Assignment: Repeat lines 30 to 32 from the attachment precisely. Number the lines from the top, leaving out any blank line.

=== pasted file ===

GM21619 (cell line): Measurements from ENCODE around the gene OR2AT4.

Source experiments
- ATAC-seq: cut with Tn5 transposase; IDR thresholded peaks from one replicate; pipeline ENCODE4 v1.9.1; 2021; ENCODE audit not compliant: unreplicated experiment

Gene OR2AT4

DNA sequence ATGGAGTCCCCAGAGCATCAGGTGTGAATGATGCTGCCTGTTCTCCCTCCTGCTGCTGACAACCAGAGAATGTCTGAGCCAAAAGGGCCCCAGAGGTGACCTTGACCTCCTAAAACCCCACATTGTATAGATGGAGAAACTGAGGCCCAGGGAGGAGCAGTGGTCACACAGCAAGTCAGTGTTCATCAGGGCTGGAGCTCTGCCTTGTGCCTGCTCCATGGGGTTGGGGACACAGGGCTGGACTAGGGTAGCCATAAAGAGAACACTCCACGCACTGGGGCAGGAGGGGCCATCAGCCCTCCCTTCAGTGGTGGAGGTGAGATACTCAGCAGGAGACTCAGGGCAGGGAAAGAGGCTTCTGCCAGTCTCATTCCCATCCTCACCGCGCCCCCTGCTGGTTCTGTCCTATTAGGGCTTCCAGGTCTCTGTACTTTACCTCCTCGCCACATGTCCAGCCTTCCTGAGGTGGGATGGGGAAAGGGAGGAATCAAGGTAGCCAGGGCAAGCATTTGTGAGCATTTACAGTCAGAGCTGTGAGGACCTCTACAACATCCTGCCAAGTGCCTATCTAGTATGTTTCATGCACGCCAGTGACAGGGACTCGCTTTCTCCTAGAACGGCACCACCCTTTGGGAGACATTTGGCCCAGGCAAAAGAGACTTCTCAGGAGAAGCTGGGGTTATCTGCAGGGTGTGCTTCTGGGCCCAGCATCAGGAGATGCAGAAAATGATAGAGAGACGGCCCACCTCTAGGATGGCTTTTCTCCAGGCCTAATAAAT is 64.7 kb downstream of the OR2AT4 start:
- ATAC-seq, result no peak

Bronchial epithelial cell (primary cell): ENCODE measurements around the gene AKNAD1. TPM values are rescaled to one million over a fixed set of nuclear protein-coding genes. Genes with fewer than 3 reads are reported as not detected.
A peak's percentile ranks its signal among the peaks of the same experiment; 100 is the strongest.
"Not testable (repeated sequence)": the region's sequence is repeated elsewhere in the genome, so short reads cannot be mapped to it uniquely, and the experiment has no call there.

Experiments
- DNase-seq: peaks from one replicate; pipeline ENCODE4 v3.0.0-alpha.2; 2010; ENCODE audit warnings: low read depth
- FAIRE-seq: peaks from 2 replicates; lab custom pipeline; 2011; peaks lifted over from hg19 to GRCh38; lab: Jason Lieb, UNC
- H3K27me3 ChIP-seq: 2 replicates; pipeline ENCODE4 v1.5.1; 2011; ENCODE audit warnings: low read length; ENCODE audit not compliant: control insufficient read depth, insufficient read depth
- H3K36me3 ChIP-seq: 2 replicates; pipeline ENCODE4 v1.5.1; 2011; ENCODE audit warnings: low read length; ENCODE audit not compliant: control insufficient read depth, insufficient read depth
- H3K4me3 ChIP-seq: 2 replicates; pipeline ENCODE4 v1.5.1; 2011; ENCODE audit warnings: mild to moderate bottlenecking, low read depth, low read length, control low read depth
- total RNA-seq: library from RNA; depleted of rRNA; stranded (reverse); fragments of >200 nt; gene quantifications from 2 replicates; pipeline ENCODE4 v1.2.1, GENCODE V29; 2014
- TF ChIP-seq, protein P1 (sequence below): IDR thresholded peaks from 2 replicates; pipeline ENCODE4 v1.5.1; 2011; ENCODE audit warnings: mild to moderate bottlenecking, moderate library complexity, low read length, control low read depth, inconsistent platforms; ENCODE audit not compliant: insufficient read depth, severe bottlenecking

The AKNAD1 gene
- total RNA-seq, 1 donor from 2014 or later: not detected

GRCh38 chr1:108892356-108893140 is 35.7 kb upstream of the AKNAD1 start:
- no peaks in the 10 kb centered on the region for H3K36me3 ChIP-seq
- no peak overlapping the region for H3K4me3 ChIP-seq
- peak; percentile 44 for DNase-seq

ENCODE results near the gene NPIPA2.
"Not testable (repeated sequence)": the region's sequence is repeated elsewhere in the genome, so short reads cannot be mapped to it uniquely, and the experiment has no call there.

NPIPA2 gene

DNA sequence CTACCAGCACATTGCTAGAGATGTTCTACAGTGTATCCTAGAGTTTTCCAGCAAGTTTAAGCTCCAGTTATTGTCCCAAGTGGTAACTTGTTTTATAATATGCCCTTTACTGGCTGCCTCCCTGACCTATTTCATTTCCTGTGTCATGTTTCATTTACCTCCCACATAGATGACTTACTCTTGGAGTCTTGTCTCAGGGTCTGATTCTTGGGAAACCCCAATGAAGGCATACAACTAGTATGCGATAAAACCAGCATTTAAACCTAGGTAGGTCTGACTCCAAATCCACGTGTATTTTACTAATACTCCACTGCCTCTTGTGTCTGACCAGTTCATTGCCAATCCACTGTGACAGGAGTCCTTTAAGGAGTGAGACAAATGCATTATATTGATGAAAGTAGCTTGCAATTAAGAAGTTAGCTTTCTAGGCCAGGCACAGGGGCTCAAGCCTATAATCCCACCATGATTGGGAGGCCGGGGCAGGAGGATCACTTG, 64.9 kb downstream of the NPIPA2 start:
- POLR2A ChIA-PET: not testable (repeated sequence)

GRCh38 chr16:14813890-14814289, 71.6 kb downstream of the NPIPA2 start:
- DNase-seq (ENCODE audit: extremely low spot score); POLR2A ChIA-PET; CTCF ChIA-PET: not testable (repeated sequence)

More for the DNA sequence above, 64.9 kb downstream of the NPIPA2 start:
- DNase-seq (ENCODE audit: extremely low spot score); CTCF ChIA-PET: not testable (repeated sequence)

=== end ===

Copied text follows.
- DNase-seq (ENCODE audit: extremely low spot score); POLR2A ChIA-PET; CTCF ChIA-PET: not testable (repeated sequence)

More for the DNA sequence above, 64.9 kb downstream of the NPIPA2 start:
- DNase-seq (ENCODE audit: extremely low spot score); CTCF ChIA-PET: not testable (repeated sequence)